Okay, so big bass and stripers often get that way…big…by eating a ton of threadfin shad, right? So why not throw something at ’em that imitates one of their favorite menu items? In a nutshell, that’s pretty much the idea behind SPRO’s new 4-inch BBZ-1 Shad.
Designed by swimbait guru, Bill Siemantel, the BBZ-1 shad is, indeed, a pretty sexy bait. Just sitting there in the package, it struck me as one of the better-looking shad baits around. According to the fine folks at SPRO, the BBZ-1 is “one of the best lures ever to hit the market — in terms of looks, actions, durability, versatility and a price point that everyone can afford (they retail around $20).”
It comes in 4 colors — Dirty Shad, Natural Shad, Sexy Lavender Shad and Blue Back Herring and in three weights: Fast Sink, Slow and Floater. The fast sinker falls one foot per second while the slow sinker drops at a rate of 1 foot every 4 seconds.
I got a chance to throw one at Clear Lake the other day. Even if you’ve been living on Mars for the past decade, you know that this Northern California lake is one of the best producers of big bass anywhere — and is a particularly a good swimbait lake. So, it seemed to be the perfect spot for a test run == especially when you consider I was on FLW Touring pro Big Fred Contaoi’s boat for the day…who, by the way, had just won a tournament there the day before while using swimbaits.
Thanks to its four joints, the BBZ-1 Shad has some great action to it. Just wiggle in in your hand and you can see the thing comes alive…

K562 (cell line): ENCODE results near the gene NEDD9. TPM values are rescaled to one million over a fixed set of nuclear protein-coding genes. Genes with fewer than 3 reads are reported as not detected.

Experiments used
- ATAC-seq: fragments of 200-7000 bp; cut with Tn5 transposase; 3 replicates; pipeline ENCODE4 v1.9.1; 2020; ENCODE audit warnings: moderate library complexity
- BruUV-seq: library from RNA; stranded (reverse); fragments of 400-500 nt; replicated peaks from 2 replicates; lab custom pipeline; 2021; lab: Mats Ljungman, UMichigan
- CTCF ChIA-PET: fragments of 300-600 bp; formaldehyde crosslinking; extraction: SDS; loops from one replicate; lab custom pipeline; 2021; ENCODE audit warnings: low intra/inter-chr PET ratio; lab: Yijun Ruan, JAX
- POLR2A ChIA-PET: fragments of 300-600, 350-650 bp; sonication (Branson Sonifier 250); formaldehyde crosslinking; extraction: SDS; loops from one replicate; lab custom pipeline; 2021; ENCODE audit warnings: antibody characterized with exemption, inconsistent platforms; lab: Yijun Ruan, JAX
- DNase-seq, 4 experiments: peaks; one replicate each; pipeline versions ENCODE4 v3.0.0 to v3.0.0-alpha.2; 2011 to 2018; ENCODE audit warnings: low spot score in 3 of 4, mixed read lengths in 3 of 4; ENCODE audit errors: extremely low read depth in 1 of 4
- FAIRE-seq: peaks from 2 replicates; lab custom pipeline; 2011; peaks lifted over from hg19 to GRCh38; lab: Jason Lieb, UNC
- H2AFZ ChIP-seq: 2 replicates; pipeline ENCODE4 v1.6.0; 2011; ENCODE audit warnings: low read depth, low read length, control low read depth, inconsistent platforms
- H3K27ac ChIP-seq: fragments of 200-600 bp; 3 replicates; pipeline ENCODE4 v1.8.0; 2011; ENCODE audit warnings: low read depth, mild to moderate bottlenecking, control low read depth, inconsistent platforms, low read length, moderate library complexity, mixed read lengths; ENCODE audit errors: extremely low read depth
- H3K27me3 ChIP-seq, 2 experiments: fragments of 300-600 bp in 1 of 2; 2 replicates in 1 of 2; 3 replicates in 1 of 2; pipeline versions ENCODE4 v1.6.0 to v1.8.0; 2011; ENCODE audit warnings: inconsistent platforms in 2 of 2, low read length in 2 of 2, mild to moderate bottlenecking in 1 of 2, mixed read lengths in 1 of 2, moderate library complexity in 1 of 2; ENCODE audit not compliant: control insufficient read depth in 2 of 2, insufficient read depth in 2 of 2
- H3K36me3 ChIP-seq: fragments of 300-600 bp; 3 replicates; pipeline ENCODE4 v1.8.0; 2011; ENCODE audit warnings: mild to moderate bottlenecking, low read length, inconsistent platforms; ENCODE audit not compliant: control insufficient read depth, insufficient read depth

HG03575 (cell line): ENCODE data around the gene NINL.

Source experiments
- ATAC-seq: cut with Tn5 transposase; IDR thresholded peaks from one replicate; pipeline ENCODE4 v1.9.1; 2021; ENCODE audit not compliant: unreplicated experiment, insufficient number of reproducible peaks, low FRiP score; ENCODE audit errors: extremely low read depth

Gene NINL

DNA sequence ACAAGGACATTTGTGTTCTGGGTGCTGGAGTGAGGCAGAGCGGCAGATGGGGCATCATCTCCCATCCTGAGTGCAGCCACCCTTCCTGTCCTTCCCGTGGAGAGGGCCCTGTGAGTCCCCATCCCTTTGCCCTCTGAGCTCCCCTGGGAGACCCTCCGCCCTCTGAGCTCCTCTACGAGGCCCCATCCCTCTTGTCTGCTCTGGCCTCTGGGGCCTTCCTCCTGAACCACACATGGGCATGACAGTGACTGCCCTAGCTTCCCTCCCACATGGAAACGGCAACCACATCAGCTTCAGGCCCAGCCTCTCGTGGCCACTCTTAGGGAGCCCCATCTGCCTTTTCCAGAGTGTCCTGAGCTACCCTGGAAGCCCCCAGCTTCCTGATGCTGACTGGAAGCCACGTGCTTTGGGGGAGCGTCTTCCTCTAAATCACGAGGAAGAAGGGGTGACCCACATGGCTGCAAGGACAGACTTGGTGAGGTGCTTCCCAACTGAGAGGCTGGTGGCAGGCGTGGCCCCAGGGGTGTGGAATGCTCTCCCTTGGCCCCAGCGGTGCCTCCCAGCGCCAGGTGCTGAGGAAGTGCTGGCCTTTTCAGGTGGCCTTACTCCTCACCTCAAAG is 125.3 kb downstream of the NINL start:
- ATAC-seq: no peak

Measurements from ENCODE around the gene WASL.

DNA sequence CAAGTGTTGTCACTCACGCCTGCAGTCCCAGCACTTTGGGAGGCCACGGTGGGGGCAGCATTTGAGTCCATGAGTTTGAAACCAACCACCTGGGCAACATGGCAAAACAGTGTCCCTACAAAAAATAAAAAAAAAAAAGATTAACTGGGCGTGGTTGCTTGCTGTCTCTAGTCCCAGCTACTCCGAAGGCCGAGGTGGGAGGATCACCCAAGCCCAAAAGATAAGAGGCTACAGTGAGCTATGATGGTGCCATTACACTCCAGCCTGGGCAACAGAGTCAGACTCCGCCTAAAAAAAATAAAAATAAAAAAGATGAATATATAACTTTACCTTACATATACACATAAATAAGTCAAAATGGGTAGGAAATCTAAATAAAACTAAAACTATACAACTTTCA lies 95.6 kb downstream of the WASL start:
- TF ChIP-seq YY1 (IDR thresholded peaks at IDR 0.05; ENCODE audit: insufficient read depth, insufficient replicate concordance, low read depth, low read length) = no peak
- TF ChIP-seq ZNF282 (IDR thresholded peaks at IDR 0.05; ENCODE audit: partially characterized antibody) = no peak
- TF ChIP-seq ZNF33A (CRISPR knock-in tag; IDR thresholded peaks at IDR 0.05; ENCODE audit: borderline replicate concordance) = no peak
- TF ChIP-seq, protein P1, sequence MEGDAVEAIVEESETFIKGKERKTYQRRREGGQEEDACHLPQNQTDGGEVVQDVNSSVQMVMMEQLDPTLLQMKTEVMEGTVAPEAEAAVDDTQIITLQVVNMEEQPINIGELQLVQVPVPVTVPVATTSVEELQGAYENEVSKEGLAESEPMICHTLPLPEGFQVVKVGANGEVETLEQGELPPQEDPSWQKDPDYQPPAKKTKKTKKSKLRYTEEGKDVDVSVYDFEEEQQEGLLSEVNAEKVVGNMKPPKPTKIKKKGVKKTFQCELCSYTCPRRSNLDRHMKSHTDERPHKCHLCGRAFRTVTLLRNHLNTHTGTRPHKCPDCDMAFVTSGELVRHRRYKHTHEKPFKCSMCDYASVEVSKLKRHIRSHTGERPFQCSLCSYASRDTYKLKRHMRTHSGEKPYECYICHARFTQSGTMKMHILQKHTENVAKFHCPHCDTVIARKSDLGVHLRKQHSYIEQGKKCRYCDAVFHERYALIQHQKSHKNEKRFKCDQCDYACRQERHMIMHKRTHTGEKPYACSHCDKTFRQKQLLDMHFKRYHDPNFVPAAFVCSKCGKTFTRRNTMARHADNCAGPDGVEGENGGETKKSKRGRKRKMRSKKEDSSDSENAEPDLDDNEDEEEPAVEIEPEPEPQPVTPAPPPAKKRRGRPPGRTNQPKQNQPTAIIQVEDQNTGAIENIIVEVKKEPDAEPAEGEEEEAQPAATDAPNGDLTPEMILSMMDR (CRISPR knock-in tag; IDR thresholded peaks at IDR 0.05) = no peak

In the water, the bait really shined. I fished the slow sink model and it had a seductive, snaky motion that Big Fred called “dopy.” He also said that “dopy” is exactly what the biggest bass key in on. Okay, so it’s got that going for it, too.
I found the best retrieve was a molasses-slow and steady grind with an occasional twitch and pause, which cased the bait to flash and then turn to the left, it’s body broadside to the angle of the line. I also tried burning it and it swam pretty nicely that way as well.
Well, the short version of the story was we had a tough day of fishing. The lake had been pretty torn up from all the tourney traffic the day before — plus we had some very unsettled weather. Bottom line: the fishing was slow and we only caught a couple bass that day, both on plastics.
After watching the BBZ-1 Shad in the water, however, I am convinced that it is a very fishy bait and look forward to busting it out on some Delta stripers this fall. I’m sure it would work on pike, musky, snook, tarpon, etc. too.